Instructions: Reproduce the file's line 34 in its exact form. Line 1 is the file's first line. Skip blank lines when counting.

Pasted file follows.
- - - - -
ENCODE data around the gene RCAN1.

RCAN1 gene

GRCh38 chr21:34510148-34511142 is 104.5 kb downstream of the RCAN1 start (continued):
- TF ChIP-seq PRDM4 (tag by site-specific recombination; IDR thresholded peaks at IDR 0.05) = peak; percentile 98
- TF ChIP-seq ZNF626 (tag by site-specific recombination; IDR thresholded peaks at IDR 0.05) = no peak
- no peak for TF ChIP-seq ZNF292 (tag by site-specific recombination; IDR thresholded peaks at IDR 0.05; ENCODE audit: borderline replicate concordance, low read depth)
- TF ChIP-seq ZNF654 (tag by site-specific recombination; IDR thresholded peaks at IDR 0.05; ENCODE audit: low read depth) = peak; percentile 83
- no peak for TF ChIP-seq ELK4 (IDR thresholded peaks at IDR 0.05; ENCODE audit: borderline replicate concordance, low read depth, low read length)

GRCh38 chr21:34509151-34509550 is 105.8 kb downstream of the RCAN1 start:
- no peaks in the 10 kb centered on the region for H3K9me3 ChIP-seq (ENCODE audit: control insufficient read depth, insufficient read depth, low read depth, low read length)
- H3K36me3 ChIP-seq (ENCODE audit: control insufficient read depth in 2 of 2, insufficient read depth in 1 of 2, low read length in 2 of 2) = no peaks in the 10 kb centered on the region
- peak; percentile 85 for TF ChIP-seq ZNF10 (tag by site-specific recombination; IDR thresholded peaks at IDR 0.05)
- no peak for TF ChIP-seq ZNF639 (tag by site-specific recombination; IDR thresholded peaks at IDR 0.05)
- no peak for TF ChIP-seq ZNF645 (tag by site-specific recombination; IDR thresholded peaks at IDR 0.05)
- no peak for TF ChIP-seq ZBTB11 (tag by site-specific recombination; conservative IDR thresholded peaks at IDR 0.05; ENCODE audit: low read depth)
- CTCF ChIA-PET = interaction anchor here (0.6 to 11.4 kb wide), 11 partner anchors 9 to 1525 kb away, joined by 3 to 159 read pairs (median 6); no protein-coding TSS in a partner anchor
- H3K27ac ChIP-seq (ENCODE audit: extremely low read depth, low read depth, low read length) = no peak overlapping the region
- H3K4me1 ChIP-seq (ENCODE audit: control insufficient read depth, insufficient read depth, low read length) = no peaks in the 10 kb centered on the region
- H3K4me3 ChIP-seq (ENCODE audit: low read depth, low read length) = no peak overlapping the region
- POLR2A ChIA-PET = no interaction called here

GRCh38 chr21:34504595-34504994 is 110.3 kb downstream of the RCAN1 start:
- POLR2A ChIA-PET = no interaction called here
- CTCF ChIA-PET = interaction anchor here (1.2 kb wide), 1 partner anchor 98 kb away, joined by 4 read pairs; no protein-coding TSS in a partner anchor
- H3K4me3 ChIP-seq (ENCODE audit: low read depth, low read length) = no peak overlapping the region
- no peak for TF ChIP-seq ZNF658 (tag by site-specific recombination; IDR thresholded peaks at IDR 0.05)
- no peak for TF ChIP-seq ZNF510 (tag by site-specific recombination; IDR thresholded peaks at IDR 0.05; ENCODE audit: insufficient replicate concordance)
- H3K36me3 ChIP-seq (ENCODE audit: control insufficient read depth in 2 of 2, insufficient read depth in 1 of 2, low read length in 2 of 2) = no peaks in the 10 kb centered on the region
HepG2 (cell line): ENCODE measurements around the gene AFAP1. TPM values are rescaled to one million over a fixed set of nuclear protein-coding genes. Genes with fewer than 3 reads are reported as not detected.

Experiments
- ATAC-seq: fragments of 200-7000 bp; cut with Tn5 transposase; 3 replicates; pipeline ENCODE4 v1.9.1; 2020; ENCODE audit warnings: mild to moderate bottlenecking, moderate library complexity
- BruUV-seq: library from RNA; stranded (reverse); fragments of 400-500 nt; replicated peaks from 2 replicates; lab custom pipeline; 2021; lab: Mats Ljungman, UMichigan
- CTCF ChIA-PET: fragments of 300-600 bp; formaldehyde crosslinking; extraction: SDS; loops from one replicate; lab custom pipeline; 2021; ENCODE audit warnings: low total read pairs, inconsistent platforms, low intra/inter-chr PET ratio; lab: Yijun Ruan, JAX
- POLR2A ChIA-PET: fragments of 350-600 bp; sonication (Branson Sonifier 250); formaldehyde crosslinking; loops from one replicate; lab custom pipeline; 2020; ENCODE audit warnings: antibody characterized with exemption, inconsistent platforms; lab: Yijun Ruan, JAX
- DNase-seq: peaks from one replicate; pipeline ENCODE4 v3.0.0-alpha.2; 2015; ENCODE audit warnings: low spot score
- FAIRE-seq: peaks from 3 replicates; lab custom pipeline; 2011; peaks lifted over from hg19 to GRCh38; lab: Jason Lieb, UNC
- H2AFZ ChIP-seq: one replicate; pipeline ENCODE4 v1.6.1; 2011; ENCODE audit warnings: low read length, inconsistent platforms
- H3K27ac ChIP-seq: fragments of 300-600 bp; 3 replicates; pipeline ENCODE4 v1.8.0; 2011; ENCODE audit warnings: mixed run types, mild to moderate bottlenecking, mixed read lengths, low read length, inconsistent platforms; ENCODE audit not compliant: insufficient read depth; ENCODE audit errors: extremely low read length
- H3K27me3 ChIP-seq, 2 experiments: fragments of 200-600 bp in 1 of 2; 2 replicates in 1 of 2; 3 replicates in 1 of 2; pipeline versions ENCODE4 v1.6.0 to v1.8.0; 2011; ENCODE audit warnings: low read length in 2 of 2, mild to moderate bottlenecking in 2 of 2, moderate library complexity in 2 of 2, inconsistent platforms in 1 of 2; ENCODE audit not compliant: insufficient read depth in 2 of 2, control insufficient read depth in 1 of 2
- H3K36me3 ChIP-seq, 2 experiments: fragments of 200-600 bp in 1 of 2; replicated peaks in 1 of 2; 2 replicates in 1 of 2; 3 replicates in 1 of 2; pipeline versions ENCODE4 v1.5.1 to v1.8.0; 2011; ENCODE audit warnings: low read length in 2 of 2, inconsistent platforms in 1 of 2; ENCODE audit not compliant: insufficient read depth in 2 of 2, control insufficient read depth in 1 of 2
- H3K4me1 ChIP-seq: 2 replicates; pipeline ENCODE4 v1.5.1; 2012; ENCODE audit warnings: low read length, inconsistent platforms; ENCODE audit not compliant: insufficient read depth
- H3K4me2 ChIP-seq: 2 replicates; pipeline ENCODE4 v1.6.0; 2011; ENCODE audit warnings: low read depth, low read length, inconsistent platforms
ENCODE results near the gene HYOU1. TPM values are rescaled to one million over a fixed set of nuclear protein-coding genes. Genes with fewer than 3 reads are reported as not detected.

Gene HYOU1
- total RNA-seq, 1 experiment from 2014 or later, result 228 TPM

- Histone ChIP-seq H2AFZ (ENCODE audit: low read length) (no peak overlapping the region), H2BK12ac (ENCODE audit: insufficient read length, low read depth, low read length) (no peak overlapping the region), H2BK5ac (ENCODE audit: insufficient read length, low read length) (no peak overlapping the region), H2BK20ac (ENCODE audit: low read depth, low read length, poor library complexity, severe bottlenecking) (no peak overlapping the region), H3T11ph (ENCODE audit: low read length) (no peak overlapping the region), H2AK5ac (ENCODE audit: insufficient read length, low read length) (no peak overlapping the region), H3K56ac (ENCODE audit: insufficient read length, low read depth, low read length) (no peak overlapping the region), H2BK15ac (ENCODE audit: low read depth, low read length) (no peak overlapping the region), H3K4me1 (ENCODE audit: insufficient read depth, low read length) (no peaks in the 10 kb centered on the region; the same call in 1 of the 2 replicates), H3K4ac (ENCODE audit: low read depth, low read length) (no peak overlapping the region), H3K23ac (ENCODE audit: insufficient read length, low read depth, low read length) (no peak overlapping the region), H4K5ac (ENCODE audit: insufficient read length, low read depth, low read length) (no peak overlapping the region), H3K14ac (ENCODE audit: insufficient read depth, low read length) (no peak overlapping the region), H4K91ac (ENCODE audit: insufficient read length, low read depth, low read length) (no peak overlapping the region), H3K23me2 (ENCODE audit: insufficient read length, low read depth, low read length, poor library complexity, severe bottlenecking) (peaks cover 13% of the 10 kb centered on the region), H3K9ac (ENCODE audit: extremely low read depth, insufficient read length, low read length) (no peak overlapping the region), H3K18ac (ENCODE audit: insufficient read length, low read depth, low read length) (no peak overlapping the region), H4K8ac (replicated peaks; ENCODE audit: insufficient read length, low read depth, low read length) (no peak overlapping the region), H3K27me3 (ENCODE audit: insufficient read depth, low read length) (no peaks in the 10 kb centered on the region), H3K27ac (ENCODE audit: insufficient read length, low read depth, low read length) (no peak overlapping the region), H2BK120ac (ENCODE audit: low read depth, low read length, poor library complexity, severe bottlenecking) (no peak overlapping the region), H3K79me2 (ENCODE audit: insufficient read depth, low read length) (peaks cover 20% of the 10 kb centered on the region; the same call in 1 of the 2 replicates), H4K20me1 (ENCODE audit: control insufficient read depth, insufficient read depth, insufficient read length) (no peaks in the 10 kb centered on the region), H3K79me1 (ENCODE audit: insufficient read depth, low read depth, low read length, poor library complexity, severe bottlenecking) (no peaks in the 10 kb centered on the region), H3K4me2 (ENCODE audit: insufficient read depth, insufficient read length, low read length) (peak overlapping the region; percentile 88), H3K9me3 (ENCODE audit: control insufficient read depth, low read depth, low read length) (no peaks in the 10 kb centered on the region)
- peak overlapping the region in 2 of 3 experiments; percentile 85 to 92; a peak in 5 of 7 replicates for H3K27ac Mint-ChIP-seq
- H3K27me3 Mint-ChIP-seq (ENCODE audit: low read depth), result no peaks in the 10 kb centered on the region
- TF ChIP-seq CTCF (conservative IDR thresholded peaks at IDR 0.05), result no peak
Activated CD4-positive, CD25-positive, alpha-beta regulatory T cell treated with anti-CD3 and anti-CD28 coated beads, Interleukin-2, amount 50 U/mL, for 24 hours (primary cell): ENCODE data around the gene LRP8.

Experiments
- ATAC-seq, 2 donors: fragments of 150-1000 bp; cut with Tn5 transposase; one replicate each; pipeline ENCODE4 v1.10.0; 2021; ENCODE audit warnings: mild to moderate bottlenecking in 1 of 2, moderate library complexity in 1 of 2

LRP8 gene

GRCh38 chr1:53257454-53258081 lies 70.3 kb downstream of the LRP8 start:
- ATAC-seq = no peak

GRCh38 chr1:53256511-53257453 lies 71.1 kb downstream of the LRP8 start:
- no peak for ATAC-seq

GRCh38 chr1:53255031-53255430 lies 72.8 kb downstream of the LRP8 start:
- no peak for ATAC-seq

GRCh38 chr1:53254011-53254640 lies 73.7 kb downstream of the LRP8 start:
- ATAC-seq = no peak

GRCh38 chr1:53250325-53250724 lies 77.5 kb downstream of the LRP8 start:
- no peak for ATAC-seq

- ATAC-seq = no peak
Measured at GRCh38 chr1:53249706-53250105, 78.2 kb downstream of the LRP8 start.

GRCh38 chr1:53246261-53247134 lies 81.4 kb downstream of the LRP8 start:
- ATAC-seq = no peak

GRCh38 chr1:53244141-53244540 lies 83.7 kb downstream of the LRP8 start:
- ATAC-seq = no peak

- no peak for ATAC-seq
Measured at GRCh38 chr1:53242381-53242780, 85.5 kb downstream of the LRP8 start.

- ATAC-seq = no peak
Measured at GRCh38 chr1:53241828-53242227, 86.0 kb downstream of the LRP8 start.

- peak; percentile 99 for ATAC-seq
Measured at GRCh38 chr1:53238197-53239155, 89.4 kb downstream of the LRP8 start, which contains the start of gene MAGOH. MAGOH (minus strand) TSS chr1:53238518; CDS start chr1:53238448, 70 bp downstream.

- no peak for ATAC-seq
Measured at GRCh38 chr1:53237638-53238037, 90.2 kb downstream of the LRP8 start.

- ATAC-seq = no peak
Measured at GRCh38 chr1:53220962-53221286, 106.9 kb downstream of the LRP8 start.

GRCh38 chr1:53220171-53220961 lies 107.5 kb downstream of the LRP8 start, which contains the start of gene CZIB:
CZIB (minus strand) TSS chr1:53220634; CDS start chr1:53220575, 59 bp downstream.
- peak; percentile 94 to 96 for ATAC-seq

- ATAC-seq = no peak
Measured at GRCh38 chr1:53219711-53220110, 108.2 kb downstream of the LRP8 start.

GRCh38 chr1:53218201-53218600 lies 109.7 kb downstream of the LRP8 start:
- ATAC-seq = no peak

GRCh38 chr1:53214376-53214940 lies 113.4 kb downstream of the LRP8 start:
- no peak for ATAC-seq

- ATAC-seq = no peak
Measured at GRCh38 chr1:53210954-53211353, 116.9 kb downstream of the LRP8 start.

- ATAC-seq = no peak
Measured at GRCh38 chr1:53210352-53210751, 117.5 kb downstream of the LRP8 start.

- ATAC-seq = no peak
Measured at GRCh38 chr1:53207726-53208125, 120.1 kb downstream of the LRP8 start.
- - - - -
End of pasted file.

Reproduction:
- DNase-seq: peaks from one replicate; pipeline ENCODE4 v3.0.0-alpha.2; 2015; ENCODE audit warnings: low spot score